Artillery Observation Posts in Hong Kong
As we've been looking for pillboxes, we've found a few that didn't seem to fit the pillbox pattern. Generally they were on high ground where pillboxes are low down, and had much larger window openings than the pillboxes' small loopholes.
Later it seemed possible they were Artillery Observation Posts (AOPs), rather than pillboxes. Rob Weir, expert on Hong Kong's wartime fixed defences, has confirmed our guess, and given us plenty of extra information about them:
From the information I have, they were lookout positions for the Artillery Observers to control Flash Spotting and Counter Bombardment. I don't know how many personnel may have manned them, or what equipment they may have had for the purposes.
They were divided into two groups, Eastern and Western, controlled from the corresponding Artillery HQ's.
Eastern Group were:
- Braemar Hill (1)
- Pottinger Peak (2)
- Mt Parker (1)
- Red Hill (?)
- Stanley Mound (2)
- Jardine's Lookout (1)
- Victoria Peak (2)
- High West (2)
- Matilda (2)
- Middle Spur (2)
- Mt Nicholson (1)
- Kennedy Town (?)
- Wan Chai Gap (1)
There are two different types which I have shown as ( ) purely to differentiate them. Dimensionally they are identical, the main difference being whether they have one or two openings at the front. In either case, this was protected by outward opening hinged metal shutters, and the distinctive "eyebrow" above.
The entrance had a single metal door, similar to a Pillbox door, and has been seen on either side or the back. An airshaft, again similar to those of PB's and Shelters, was at the back corner of the roof.
All the sites are shown in: WO 106/2379, Hong Kong Interim Defence Plan, held at the National Archives in Kew. They are not all listed in the same sections/paragraphs, and sometimes it gets to be a cross-referencing nightmare, but having gone through my notes closely I found references (but not positions) to all.
We've found several already (see the list on the left, and the map below). Rob has kindly given directions to the others:
- Mt Parker - above Mt Parker Road just below the "Golf Balls".
- Red Hill - not found, possibly demolished during slope reconstruction above the housing development.
- Stanley Mound - now the base of the lookout on Wilson Trail above Stanley Gap Road.
- Victoria Peak - within the telecom compound, north side of Victoria Peak.
- Matilda/Mt. Kellett - roughly 200 metres south of Matilda Hospital.
- Middle Spur - near the small service reservoir north of Belleview Drive, east of Repulse Bay Road.
- Kennedy Town - not found, suspect it was in the old Observation Posts on Lung Fu Shan.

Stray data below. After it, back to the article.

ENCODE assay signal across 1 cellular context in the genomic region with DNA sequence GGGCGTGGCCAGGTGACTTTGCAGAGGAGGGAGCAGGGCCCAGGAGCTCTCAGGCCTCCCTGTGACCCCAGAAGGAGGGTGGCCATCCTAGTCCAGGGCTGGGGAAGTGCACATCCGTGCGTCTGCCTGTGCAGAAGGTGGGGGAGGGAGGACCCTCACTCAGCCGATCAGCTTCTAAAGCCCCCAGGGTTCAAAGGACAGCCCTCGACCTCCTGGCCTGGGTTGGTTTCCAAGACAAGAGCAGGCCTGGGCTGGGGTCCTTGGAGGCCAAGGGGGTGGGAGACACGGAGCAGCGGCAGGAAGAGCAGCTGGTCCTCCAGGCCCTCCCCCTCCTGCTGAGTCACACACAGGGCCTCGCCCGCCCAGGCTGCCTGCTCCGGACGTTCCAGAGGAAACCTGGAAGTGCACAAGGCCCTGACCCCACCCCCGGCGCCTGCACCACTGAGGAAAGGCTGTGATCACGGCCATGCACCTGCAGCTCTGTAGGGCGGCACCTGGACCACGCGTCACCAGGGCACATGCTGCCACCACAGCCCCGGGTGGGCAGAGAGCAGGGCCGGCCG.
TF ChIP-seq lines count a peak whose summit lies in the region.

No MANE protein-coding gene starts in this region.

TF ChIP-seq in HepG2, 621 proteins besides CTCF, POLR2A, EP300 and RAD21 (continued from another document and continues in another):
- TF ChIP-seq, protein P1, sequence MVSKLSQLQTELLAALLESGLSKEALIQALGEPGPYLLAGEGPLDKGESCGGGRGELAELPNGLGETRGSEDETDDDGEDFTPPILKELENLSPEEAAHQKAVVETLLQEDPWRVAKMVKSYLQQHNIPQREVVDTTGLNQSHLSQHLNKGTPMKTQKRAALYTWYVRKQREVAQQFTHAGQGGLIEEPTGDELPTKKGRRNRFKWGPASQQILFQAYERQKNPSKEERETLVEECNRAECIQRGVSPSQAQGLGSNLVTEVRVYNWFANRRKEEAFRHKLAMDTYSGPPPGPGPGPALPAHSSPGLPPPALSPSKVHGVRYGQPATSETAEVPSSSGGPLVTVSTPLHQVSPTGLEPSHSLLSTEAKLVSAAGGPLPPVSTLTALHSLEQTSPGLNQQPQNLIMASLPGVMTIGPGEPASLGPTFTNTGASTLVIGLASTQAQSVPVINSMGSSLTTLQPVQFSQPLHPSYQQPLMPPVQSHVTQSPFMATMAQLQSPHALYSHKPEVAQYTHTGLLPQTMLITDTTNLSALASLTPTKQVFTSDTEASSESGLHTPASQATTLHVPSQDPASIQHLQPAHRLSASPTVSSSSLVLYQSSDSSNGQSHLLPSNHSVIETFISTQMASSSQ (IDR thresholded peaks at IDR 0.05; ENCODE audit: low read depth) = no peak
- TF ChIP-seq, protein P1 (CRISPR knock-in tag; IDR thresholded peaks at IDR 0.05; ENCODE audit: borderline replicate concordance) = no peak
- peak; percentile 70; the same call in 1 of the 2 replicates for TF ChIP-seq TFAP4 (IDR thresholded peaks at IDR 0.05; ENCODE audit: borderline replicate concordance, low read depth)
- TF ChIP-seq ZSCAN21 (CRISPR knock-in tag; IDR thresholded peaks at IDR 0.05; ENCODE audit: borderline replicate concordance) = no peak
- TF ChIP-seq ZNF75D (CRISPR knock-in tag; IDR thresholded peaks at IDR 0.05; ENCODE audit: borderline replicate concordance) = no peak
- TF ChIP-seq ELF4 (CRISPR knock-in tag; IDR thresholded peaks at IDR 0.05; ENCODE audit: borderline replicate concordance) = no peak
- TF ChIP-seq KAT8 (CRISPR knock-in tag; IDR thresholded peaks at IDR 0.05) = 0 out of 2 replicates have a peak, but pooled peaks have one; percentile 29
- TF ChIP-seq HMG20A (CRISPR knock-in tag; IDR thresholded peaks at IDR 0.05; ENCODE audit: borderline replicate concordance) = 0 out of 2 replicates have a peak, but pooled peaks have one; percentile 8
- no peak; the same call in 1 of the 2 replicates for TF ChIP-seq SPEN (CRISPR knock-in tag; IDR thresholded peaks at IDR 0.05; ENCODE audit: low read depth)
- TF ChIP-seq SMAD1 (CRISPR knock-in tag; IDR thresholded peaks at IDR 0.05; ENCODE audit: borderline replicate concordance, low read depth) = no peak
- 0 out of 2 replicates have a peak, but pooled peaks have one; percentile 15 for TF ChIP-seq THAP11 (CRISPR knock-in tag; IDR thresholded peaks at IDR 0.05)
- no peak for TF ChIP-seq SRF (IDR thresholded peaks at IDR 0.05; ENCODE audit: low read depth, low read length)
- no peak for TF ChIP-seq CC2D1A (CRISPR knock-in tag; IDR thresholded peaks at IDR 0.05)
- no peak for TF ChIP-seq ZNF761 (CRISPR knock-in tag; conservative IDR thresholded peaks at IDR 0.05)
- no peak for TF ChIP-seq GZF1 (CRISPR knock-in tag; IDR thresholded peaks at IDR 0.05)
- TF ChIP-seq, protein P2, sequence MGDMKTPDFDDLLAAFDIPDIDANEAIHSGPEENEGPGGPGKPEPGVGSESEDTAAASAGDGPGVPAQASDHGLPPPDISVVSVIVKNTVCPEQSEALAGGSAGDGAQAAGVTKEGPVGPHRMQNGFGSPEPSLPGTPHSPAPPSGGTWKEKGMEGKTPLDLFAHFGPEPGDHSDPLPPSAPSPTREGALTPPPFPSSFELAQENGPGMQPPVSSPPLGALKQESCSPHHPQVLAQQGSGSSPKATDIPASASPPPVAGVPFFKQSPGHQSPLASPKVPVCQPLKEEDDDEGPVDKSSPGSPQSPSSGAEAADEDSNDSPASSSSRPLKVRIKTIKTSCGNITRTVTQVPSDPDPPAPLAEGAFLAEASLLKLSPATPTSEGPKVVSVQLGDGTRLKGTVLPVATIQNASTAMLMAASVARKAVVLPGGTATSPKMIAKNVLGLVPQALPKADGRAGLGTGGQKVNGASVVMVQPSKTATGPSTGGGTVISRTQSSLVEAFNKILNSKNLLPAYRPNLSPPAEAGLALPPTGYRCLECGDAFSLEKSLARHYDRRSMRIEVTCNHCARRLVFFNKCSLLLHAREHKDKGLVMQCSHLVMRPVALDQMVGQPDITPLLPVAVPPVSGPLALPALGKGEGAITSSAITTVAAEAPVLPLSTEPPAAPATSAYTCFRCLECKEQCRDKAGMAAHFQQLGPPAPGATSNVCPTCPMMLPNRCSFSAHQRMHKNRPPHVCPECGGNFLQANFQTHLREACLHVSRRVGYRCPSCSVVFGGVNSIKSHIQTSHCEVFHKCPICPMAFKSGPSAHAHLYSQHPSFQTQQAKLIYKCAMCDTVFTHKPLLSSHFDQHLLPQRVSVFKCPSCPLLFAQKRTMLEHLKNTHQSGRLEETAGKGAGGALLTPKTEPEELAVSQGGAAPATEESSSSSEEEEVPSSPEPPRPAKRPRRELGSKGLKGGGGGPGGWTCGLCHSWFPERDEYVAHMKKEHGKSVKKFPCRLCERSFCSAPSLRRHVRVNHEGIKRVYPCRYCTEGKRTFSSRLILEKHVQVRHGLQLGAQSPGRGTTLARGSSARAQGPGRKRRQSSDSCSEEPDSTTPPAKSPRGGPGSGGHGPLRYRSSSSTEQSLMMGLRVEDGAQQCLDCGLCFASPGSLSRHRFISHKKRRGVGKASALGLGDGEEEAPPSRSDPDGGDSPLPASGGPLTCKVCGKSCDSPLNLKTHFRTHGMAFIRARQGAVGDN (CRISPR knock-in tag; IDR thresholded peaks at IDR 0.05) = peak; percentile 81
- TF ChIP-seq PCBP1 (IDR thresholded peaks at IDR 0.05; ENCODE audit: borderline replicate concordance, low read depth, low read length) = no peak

- Wan Chai (Gap) - just below northern side of Black's Link not far from Wan Chai Gap.
- Mt. Nicholson - lower slope of Mt. Nicholson, just south of 103 Mt. Nicholson Road.
If you visit others, please can you add a new place, and give it the tag artillery observation post.
Elsewhere I'd read about 'Fortress Observation Posts', and asked Rob if these were the same as AOPs. Rob's reply:
The AOP's and Fortress Rangefinding System are two entirely separate animals. The AOP's were for the mobile artillery - 3.7", 4.5" and 6" howitzers. The other was for all the coast defence artillery - 9.2", 6" etc.
There were a number of Fortress Observation Posts (FOP) around the coast - 2 on the Clearwater Bay Peninsular, and one on Tung Lung Island as examples. They observed range and bearing to targets, fall of shot and target behaviour for the Fortress Plotting Room (FPR) which co-ordinated with the Battery Observation Posts (BOP) at the various batteries to determine which guns should engage respective targets.The FPR's were originally at Tai Tam and Mt Davis, but the Tai Tam one was shifted to Stanley Fort when it was built.
That's a pretty potted story. The Fortress system was a highly integrated and complicated one, with a lot of plotting equipment and personnel. There are still a lot of the buildings surviving, although in derelict condition.
And finally, a little more about Rob's comment that the AOP's were for 'Flash Spotting and Counter Bombardment'. In the days before satellites and high-tech warfare, simpler methods prevailed. One of the roles of artillery was to try and put the other side's artillery out of action, ie Counter Bombardment. Of course first you had to find where they were, and one method was to watch for the flash made when they fired their guns, ie Flash Spotting.